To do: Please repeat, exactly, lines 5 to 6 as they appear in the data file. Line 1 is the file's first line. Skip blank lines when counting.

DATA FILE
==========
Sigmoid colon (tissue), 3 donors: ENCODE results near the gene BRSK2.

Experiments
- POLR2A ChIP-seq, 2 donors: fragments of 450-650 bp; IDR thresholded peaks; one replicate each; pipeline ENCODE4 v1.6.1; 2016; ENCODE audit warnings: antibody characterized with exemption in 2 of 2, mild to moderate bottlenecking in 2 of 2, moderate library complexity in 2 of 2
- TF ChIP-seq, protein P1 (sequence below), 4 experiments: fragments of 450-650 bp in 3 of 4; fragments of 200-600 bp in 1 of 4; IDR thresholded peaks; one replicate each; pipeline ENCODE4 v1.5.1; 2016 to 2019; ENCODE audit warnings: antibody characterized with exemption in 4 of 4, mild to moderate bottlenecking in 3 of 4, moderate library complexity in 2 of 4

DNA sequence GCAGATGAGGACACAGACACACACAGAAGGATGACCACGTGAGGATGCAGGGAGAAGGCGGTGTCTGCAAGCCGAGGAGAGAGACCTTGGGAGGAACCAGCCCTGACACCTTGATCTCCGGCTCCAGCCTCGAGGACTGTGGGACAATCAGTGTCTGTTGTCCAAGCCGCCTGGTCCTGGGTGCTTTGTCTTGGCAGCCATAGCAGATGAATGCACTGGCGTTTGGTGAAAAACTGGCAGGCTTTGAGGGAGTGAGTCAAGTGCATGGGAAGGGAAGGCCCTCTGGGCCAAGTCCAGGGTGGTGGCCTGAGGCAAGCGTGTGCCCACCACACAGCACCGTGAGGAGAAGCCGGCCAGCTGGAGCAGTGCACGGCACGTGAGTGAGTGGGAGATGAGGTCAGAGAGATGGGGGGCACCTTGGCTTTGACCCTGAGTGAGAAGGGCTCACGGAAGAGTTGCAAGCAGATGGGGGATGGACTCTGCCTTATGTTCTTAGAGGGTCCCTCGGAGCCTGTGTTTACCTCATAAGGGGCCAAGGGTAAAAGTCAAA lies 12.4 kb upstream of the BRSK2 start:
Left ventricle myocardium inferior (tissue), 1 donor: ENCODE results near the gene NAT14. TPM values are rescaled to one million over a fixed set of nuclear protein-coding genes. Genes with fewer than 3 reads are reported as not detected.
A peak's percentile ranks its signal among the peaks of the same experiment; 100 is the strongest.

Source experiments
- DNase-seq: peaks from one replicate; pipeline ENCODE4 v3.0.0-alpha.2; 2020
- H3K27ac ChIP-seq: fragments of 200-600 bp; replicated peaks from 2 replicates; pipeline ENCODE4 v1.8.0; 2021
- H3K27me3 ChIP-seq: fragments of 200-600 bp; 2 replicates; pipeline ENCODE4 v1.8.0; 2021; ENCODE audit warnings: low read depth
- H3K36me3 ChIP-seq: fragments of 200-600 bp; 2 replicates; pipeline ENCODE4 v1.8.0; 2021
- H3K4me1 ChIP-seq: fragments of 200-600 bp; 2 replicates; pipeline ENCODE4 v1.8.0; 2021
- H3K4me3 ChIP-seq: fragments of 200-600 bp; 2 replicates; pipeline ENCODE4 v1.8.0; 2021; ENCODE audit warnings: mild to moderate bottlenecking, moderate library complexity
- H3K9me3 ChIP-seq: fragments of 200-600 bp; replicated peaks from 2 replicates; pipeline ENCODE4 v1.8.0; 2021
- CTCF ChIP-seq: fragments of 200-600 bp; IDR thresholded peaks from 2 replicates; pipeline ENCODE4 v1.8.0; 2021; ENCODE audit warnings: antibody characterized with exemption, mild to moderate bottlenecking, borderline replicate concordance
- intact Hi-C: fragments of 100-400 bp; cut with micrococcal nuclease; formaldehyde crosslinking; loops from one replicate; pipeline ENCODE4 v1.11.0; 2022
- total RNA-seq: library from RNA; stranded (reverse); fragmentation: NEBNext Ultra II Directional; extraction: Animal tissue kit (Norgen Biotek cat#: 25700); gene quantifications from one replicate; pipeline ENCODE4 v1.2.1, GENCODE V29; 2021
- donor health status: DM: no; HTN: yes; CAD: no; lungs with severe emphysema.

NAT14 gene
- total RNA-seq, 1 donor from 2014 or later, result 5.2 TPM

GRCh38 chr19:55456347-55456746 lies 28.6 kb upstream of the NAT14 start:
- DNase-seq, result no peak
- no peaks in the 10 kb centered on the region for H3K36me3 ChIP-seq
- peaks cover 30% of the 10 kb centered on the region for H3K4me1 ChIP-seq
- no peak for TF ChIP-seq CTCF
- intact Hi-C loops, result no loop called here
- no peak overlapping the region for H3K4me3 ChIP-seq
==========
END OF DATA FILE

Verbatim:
DNA sequence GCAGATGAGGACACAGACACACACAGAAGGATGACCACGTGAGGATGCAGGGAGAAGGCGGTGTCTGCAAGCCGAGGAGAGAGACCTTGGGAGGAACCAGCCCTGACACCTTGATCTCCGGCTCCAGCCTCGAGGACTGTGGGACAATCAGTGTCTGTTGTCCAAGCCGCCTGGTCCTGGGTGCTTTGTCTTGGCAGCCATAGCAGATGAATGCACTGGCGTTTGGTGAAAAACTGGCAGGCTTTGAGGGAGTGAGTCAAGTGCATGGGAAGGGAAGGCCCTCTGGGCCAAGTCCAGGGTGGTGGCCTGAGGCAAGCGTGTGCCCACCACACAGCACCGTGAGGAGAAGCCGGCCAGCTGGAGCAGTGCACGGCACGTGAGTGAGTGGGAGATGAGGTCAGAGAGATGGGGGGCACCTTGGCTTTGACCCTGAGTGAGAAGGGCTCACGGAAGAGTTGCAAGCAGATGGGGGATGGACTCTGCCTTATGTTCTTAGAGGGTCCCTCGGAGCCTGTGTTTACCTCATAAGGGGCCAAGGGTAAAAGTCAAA lies 12.4 kb upstream of the BRSK2 start:
Left ventricle myocardium inferior (tissue), 1 donor: ENCODE results near the gene NAT14. TPM values are rescaled to one million over a fixed set of nuclear protein-coding genes. Genes with fewer than 3 reads are reported as not detected.